- Chuck Baldwin, War On Terrorism Means Perpetual Attack On Liberties, marihemp.com, October 19, 2003.
- Al Gore, "Freedom and Security". Speech presented to the American Constitution Society, November 9, 2003.
- Ronald Brownstein, Gore Urges Repeal of Patriot Act. Former vice president lashes out at Bush, accusing him of 'mass violations of civil liberties' and weakening the nation's security, Los Angeles Times, November 10, 2003.
- Clarence Page, All of a sudden the Patriot Act isn't just about terrorists anymore, SaltLakeTribune, November 15, 2003.
- Eric Lichtblau, Lawmakers Approve Expansion of F.B.I.'s Antiterrorism Powers, New York Times, November 20, 2003: ""I'm concerned about this," [Senator, D-IL] Richard C. Durbin said in an interview. 'The idea of expanding the powers of government gives everyone pause except the Republican leadership.'"
- Shannon McCaffrey, Justice Dept.'s Civil Rights Division Retreating from Activist Roots, Knight-Ridder, November 21, 2003.
- Bush Signs Bill Expanding FBI Authority, AP, December 14, 2003: "The bill expands the number of businesses from which the FBI and other U.S. authorities conducting intelligence work can demand financial records without seeking court approval. ... Under current law, 'national security letters' can be issued to traditional financial institutions, such as banks and credit unions, to require them to turn over information. The bill expands the definition of financial institution to include other businesses that deal with large amounts of cash."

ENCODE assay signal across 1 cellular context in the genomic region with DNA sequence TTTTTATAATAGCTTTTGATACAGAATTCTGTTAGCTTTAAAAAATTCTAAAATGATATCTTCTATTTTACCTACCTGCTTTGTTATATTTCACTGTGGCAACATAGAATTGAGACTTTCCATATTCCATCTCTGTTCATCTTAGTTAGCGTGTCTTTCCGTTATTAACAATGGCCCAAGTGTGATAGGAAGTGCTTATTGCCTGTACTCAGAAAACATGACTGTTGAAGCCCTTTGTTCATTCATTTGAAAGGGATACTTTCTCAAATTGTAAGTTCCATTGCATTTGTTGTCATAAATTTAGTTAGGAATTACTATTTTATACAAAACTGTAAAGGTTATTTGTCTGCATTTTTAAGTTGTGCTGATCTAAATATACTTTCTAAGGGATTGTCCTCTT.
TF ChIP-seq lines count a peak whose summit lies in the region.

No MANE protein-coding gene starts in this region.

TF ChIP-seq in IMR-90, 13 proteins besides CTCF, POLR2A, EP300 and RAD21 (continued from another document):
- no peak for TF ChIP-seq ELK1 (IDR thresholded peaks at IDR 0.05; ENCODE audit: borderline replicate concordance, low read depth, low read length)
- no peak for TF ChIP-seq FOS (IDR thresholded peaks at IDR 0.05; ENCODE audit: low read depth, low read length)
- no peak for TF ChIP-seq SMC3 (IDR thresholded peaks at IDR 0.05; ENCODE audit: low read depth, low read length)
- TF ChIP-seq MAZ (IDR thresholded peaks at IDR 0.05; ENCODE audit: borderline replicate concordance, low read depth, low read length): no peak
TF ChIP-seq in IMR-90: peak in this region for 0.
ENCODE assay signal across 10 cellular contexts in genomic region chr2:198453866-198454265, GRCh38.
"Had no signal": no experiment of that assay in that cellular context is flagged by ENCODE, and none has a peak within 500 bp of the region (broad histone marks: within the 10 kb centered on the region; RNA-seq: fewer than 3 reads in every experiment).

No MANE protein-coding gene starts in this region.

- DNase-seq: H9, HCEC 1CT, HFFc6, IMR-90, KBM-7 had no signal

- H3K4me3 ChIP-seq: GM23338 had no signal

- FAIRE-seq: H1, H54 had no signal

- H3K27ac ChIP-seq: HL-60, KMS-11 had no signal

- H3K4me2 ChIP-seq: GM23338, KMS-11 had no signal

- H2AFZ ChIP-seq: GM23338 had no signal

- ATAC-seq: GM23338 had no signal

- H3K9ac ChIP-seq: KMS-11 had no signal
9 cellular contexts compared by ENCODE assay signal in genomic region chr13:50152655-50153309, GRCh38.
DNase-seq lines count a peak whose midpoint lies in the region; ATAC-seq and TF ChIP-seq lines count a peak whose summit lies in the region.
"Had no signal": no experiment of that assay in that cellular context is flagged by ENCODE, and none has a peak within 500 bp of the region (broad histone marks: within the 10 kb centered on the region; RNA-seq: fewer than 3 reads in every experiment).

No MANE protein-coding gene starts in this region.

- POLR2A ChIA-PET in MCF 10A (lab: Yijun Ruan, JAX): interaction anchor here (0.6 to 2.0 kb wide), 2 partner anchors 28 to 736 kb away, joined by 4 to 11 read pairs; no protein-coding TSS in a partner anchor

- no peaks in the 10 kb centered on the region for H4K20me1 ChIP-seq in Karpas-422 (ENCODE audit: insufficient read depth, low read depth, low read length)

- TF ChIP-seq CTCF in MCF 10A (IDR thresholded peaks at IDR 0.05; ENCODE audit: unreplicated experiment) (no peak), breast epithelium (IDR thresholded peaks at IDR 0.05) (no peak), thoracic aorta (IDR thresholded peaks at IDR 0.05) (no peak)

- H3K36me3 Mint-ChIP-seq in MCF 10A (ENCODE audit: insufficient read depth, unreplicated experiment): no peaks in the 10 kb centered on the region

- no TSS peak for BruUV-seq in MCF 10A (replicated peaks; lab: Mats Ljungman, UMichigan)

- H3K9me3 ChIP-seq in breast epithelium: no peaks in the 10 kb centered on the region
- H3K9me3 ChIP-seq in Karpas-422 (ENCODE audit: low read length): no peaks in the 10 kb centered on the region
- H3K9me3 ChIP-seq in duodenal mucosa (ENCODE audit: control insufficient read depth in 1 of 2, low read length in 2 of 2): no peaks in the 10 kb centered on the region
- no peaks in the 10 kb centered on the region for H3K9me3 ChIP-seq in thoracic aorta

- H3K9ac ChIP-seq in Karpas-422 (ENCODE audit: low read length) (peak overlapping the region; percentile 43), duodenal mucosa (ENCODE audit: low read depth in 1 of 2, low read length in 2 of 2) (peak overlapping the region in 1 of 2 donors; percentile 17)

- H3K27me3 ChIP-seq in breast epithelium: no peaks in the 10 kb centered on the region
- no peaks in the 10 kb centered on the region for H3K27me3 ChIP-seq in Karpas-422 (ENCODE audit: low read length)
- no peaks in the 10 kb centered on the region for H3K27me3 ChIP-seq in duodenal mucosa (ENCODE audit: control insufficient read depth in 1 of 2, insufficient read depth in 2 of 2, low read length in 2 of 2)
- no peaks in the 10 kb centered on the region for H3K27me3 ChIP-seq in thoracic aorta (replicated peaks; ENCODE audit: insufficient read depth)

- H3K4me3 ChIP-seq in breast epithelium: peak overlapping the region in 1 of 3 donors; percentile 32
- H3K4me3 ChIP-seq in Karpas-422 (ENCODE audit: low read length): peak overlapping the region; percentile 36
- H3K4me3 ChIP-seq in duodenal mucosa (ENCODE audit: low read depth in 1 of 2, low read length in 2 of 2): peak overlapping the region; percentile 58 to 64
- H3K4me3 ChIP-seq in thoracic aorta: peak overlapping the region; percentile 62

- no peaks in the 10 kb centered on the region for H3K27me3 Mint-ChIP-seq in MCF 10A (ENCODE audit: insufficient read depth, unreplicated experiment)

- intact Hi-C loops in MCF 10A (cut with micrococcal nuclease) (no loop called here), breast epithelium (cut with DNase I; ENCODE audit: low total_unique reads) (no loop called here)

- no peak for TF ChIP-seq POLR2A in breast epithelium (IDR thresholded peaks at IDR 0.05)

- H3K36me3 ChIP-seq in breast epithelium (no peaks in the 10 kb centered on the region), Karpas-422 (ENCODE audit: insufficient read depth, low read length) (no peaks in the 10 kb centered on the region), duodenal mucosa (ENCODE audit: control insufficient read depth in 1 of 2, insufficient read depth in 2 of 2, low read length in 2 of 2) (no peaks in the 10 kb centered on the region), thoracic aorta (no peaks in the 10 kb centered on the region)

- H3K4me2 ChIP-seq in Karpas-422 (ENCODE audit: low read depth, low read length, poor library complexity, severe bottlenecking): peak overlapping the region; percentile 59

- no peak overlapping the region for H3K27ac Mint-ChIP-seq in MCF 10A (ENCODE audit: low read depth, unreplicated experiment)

- Terror Panel Seeks Civil Liberties Board, AP, December 14, 2003: "President Bush should appoint an advisory board to assess how new anti-terrorism measures such as the Patriot Act have affected Americans' civil liberties, a new report by a federal terrorism commission ... led by former Virginia Gov. James Gilmore, a Republican, also expresses concern that the Bush administration has failed to develop a comprehensive, forward-looking strategy to combat terrorism more than two years after the 2001 terrorist attacks. .. Details of the report, to be released Monday, were first reported by Time magazine on its Web site Saturday [December 13, 2003]."
- Terrorism and Liberty, New York Times Op-Ed, December 23, 2003: "After four years of work, a federal commission on terrorism issued its final report last week. The report was unremarkable except for one recommendation that shone brightly through the usual thicket of bureaucratic prose. Aggressive antiterrorism policies, the report suggested, when combined with increasingly sophisticated surveillance technologies, could have a 'chilling effect' on the right to privacy and other fundamental civil liberties. To prevent that from happening, the commission recommended that the White House establish a bipartisan panel to review how constitutional guarantees would be affected by all new laws and regulations aimed at enhancing national security."
- Dave Lindorff, "Black Helicopters? The GOP's Police State," CounterPunch, May 21/22, 2005.
- Billmon, "Vox Pollsteri," Whiskey Bar, May 13, 2006: "The whole point of having civil liberties is that they are not supposed to be subject to a majority veto." re Bush administration approval ratings